Whenever we see stuff like this at SteamFeed, we want to make people aware that it exists, and to be careful. This tool is only one, of many – I know. And there are other ways to cheat online, which can be discussed in other posts (we could probably write a book on all the different ways to cheat your personal brand online, and what to look-out for).

      I appreciate you stopping by, and sharing your thoughts!

  3. says

    Had no idea a tool like this even existed – mostly thought it was due to good photoshop skills.

    This is probably one of the hundreds of reasons why we are so divided politically today.

    • Daniel Hebert says

      I didn't either, until Phil brought it up in our Facebook Group a couple days ago. We all agreed that something should be written about it, to educate people.

  4. says

    Increasingly we have to warn people NOT to use tools offered. We have to realize that these warnings are at least as valuable as positive reviews.

    This is scary…. I just tried it. Fortunately it doesn't actually tweet it "just" creates the screenshot (phew)
    I will tell my followers to embed tweets directly into their posts instead of a screen shot. This also ads so much more functionality.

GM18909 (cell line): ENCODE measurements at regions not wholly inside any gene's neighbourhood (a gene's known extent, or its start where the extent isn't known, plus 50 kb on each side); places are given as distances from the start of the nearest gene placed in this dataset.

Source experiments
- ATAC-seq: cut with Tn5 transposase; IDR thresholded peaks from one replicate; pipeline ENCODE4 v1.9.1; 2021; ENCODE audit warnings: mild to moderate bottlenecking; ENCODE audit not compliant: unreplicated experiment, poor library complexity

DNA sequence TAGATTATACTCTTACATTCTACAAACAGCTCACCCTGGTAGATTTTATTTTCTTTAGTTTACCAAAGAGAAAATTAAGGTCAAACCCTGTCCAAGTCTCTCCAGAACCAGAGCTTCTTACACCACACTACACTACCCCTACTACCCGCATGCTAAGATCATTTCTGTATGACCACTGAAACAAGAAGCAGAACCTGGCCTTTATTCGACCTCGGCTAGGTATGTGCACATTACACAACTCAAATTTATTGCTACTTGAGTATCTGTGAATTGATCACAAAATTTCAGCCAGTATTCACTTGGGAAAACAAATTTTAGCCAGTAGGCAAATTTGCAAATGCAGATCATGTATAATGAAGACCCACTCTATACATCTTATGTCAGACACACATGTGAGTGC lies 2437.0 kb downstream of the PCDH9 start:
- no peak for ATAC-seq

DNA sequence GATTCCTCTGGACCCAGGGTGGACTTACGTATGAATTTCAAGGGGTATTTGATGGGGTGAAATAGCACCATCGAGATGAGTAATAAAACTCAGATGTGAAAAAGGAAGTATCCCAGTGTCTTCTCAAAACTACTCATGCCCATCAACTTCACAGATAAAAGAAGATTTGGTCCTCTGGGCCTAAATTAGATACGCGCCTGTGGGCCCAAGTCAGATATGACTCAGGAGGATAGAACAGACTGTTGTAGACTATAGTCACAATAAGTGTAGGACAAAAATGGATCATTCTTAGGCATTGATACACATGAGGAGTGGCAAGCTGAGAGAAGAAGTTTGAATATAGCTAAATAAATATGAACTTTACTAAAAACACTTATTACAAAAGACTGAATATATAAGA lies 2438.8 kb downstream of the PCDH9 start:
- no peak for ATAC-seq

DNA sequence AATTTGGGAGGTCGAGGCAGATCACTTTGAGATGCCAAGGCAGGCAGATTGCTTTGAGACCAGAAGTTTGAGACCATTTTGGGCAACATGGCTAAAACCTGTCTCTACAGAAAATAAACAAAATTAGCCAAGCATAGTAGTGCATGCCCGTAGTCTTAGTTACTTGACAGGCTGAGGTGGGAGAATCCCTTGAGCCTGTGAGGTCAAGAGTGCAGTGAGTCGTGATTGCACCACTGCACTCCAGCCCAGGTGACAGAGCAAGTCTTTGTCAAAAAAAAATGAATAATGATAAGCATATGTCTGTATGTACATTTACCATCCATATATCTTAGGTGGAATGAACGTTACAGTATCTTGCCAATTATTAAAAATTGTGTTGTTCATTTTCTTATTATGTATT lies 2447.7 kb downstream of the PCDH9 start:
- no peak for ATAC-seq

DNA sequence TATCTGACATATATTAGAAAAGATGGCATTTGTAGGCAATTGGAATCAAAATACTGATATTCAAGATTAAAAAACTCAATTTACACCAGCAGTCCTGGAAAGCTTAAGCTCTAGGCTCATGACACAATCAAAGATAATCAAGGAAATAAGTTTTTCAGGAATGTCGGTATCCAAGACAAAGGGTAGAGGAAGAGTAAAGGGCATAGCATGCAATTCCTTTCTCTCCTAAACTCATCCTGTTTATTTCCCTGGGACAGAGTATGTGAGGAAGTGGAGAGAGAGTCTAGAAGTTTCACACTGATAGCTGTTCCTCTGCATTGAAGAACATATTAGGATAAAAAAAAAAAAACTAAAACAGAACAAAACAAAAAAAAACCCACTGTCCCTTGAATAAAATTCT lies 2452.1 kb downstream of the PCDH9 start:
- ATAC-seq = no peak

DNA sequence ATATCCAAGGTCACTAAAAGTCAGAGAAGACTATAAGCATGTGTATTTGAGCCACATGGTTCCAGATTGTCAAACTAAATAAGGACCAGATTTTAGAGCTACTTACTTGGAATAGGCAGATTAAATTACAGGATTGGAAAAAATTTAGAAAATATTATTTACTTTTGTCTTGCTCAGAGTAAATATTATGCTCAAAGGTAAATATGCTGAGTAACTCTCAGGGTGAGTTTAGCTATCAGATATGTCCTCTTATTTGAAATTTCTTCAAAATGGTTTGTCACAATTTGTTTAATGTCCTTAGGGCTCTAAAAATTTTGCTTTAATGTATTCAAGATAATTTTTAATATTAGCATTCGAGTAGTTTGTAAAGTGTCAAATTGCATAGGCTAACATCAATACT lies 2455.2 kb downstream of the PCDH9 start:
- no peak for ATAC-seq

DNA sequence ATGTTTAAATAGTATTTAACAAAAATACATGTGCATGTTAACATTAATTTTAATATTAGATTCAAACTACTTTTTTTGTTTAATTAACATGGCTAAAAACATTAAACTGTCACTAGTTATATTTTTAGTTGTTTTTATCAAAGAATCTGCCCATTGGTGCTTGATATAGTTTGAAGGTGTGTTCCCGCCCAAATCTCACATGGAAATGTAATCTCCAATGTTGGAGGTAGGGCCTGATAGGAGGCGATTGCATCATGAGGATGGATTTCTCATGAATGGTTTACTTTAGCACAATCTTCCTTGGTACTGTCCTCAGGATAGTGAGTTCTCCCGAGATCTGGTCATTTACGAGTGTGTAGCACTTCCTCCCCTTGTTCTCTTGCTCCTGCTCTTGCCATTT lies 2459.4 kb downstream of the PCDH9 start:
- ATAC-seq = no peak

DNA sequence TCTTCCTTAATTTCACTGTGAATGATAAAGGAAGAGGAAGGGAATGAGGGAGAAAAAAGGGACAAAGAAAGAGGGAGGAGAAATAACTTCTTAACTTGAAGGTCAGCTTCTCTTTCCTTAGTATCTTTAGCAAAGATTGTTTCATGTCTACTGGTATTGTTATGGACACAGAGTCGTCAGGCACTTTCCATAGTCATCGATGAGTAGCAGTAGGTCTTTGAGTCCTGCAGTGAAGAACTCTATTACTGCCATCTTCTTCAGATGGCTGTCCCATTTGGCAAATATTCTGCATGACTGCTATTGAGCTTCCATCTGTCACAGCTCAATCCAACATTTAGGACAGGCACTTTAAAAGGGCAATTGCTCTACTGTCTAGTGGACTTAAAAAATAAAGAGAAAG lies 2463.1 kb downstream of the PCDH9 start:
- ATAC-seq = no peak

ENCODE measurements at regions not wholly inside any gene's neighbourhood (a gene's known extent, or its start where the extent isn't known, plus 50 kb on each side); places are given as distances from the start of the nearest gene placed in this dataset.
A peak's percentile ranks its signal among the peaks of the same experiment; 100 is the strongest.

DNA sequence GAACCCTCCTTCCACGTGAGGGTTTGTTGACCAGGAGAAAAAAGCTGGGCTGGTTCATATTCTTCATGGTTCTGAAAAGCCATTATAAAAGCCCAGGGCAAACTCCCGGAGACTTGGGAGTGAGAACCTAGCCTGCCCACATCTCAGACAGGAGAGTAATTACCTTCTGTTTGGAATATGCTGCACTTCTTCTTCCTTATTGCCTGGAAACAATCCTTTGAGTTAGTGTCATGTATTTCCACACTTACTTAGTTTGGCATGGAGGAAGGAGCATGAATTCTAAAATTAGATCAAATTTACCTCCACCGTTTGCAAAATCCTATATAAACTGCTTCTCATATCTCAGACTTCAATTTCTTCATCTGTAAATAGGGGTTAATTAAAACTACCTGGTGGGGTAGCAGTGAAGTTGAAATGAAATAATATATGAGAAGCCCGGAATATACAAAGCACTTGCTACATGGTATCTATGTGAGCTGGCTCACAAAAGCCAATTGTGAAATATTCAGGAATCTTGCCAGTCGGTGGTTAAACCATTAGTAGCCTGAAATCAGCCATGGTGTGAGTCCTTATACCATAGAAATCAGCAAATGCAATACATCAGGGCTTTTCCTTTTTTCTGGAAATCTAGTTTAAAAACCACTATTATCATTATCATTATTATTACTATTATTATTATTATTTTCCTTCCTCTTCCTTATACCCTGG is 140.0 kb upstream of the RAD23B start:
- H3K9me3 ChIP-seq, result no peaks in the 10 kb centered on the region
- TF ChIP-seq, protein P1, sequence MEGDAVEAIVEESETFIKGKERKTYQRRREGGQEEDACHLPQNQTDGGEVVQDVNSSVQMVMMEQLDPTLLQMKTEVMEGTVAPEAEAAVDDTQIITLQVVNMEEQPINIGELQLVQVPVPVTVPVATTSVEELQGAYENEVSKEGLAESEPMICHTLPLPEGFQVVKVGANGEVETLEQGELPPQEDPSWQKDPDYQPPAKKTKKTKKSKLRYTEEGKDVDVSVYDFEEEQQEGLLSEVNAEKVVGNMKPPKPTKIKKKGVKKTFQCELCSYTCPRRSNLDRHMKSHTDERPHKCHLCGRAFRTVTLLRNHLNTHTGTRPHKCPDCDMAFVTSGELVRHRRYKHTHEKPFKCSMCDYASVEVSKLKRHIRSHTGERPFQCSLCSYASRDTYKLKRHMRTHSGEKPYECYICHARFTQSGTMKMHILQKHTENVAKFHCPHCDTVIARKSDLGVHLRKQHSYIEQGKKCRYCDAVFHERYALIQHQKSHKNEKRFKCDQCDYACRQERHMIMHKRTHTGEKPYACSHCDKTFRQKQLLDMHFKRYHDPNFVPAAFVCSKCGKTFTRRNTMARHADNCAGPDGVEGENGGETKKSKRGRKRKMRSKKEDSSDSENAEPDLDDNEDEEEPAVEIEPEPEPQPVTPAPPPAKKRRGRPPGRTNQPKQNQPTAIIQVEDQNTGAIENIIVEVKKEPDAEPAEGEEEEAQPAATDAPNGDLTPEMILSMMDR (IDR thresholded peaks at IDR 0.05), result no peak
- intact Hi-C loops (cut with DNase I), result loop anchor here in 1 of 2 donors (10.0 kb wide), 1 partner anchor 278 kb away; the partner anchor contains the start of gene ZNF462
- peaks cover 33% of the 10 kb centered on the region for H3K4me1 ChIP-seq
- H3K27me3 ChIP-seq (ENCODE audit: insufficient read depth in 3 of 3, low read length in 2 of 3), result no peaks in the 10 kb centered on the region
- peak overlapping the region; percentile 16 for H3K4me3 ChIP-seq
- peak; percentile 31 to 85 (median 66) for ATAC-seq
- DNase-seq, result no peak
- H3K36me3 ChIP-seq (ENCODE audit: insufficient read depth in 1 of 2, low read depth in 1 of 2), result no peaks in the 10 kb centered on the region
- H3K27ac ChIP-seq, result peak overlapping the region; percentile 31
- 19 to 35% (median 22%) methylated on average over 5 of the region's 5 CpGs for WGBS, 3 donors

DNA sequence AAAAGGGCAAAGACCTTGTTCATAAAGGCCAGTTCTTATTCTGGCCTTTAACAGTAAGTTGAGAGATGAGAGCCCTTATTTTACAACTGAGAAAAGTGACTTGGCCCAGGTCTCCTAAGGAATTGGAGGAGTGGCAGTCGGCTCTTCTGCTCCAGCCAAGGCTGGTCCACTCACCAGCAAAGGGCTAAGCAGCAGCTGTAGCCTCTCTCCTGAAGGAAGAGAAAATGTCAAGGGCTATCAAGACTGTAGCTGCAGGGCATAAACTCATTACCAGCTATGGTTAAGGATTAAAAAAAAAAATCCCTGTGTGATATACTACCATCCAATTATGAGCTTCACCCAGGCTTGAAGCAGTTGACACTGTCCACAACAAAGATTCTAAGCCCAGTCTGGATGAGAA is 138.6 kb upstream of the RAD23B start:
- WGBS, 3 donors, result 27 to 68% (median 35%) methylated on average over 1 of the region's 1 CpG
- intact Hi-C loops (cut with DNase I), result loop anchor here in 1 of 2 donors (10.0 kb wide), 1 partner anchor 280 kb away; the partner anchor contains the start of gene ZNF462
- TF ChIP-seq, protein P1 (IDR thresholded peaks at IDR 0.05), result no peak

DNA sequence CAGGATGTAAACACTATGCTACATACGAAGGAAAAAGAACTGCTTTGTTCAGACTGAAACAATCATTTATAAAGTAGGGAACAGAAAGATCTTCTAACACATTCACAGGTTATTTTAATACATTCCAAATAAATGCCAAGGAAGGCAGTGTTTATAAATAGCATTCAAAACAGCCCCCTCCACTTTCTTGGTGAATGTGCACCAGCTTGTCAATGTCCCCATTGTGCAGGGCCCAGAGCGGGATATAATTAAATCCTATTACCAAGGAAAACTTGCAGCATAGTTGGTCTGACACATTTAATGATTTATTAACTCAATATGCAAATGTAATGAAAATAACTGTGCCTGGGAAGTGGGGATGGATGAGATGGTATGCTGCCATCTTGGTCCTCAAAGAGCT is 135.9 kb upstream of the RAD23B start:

Thanks for sharing this!

    • Daniel Hebert says

      Thanks for the comment Frithjof!

      It is a scary tool. It was most certainly designed for fun, to mess around like I did with my screenshots. But sometimes, fun can go wrong. And it will.

  5. says

    Block one hole and another opens up. I find it's a constant situation learning about what & how people are abusing others online. Thanks for publicizing & keeping us informed.

  6. dragonblogger says

    This is one reason why I prefer people to use the native tweet embeds, especially on a WordPress blog, it adds legitimacy as well as better appearance overall. I never trust screenshots from affiliate marketers showing the thousands deposited per week into their accounts either. It is ironic since I do screenshots of earnings from my own blog but they are screenshots of an excel spreadsheet, of course they can be fake but in my case who would fake something to be so unimpressive :)

    • Daniel Hebert says

      I agree about the embed.

      The only downside is that if the tweet gets deleted, the embed won't work anymore. A way to combat this is to take a screenshot of more than just the tweet. Include a couple tweets, some of the background, the sidebar, etc. It's a lot harder to fake a screenshot like that.